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Washington Wednesday - Not all rise


WORLD Radio - Washington Wednesday - Not all rise

Who will President Biden pick to replace retiring Justice Stephen Breyer?

President Joe Biden listens as Supreme Court Associate Justice Stephen Breyer announces his retirement in the Roosevelt Room of the White House in Washington, Thursday, Jan. 27, 2022. Andrew Harnik/Associated Press Photo

MARY REICHARD, HOST: It’s Wednesday the 2nd day of February, 2022.

Glad to have you along for today’s edition of The World and Everything in It. Good morning, I’m Mary Reichard.

NICK EICHER, HOST: And I’m Nick Eicher. First up, replacing Justice Stephen Breyer.

Breyer is one of just three liberal justices on the high court and last week he said he’s planning to retire later this year when the current term is over.

That brings to an end nearly three decades of service on the high court. President Bill Clinton named Breyer to the court in 1994.

His retirement gives President Biden his first chance to seat someone on the Supreme Court, a choice he’s telegraphed about as plainly as any president has in recent memory: saying that the nominee will be a black woman.

REICHARD: Joining us now to talk about what we might expect is Mike Schietzelt. He is a Constitutional Law Fellow at Regent University School of Law in Virginia. Mike, good morning!


REICHARD: Well, let’s just start with the only thing we know right now, and that is the race and sex of the nominee. Some ask how this is even legal, given laws against discriminating on the basis of sex and gender do exist. They say it should be the best qualified candidate, demographics aside. Even among those who don’t have a problem with considering demographics to make the court more diverse, they say, why are Asian judges, Native American judges, and so on, being told they won’t even be considered.

So here’s my question: is this entirely within a president’s discretion? And are there any rules that do apply when searching for someone to fill an empty seat on the Supreme Court?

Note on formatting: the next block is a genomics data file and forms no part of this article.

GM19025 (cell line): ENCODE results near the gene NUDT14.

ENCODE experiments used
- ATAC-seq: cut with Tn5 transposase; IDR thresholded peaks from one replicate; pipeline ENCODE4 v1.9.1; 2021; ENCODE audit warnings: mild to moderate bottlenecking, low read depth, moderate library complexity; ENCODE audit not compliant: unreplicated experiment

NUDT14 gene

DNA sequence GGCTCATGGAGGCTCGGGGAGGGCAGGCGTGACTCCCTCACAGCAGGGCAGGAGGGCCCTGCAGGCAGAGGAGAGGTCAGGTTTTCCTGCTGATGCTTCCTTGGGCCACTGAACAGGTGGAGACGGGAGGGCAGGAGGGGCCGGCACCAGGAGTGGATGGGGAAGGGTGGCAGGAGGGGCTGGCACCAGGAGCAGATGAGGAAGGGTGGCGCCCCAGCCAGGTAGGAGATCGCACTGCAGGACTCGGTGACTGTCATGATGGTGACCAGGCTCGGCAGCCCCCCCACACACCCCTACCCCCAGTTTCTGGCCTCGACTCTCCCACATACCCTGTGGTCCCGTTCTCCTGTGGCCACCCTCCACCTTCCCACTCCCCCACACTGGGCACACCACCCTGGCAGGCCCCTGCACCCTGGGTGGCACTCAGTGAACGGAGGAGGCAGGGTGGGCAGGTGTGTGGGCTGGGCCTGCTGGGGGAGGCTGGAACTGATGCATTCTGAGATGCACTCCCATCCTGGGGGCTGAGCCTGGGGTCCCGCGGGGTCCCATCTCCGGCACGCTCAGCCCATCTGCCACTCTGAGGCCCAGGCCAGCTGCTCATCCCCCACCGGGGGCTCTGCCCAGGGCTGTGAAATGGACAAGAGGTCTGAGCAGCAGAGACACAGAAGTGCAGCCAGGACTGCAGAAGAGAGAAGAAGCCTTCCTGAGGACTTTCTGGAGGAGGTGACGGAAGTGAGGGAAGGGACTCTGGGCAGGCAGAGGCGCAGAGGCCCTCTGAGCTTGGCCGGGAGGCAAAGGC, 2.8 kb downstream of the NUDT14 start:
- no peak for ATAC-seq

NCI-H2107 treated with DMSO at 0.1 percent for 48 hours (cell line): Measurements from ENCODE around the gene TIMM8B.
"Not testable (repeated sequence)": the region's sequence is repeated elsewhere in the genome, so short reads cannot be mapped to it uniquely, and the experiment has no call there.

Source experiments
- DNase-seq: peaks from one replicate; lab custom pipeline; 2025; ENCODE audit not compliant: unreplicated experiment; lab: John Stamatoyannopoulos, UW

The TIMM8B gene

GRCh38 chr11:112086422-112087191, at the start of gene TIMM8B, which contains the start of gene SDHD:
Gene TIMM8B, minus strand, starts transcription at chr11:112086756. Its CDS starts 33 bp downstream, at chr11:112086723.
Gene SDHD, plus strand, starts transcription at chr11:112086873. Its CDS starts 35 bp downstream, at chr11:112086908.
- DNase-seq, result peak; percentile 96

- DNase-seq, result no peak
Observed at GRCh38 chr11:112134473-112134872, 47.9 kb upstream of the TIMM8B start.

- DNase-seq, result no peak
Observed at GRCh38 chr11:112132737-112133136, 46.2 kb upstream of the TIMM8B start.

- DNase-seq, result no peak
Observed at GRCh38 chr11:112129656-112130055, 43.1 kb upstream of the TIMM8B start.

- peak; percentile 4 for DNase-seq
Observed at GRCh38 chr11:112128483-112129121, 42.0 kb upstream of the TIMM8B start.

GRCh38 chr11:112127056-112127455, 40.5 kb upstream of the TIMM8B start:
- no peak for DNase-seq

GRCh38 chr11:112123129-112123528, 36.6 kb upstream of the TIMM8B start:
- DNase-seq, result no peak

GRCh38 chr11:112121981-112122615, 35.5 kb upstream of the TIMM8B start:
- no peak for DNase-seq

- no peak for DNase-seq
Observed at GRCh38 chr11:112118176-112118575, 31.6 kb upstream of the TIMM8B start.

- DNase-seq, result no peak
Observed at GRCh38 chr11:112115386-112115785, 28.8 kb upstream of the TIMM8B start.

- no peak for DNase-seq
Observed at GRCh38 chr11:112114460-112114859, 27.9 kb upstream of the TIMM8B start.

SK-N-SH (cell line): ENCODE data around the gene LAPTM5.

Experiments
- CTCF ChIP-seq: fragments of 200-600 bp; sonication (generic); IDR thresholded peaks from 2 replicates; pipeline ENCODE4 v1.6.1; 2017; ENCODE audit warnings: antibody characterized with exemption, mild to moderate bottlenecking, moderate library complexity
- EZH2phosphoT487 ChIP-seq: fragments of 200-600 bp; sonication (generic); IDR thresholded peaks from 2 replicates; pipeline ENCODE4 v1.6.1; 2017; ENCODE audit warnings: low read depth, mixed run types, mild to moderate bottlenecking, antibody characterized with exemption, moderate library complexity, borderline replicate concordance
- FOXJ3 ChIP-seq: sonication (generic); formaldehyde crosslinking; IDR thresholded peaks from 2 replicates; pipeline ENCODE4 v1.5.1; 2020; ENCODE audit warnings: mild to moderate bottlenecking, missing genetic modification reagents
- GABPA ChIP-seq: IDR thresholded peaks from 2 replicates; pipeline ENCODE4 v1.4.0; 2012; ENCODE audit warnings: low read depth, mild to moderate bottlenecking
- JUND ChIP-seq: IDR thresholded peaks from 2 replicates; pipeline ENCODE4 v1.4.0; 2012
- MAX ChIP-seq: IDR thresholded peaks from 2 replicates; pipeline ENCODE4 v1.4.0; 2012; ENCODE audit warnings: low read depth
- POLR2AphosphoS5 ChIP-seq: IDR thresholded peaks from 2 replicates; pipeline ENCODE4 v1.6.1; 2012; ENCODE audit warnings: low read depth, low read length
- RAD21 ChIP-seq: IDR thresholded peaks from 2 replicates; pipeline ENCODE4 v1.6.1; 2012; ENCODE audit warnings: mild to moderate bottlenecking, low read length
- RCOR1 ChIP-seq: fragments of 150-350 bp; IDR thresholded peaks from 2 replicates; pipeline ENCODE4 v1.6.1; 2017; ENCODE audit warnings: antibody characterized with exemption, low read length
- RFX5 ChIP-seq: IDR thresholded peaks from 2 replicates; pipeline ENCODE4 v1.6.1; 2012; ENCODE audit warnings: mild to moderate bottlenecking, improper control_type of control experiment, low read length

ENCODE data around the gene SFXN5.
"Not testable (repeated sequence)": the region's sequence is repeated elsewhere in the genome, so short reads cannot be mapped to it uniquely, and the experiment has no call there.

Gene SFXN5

SCHIETZELT: It’s a great question. Keep in mind that Joe Biden isn't the first person to have restricted himself in this way. President Bush wanted to pick a black justice to replace Thurgood Marshall. President Reagan had committed himself to choosing a woman for his first nominee and he chose Sandra Day O'Connor in 1981. So this isn't entirely unprecedented.

Now, to be fair to President Biden, he did also say that it will be a person of the highest qualifications. And that is, of course, the you know, one of the things that he's going to be looking for – there are no – I wouldn't say there are any formal qualifications that are required by law, but you want somebody who has an impeccable resume.
But other than that, I mean, you want somebody who's going to be young, who's going to have the ability to last on the court for a while. This is an important part of the president's legacy. And, of course, there are always political considerations at play.

REICHARD: Well we know the president hasn’t made his nomination yet, but analysts have put together a short list of potentials. Which of the prospective nominees have caught your eye, Mike, as strong candidates?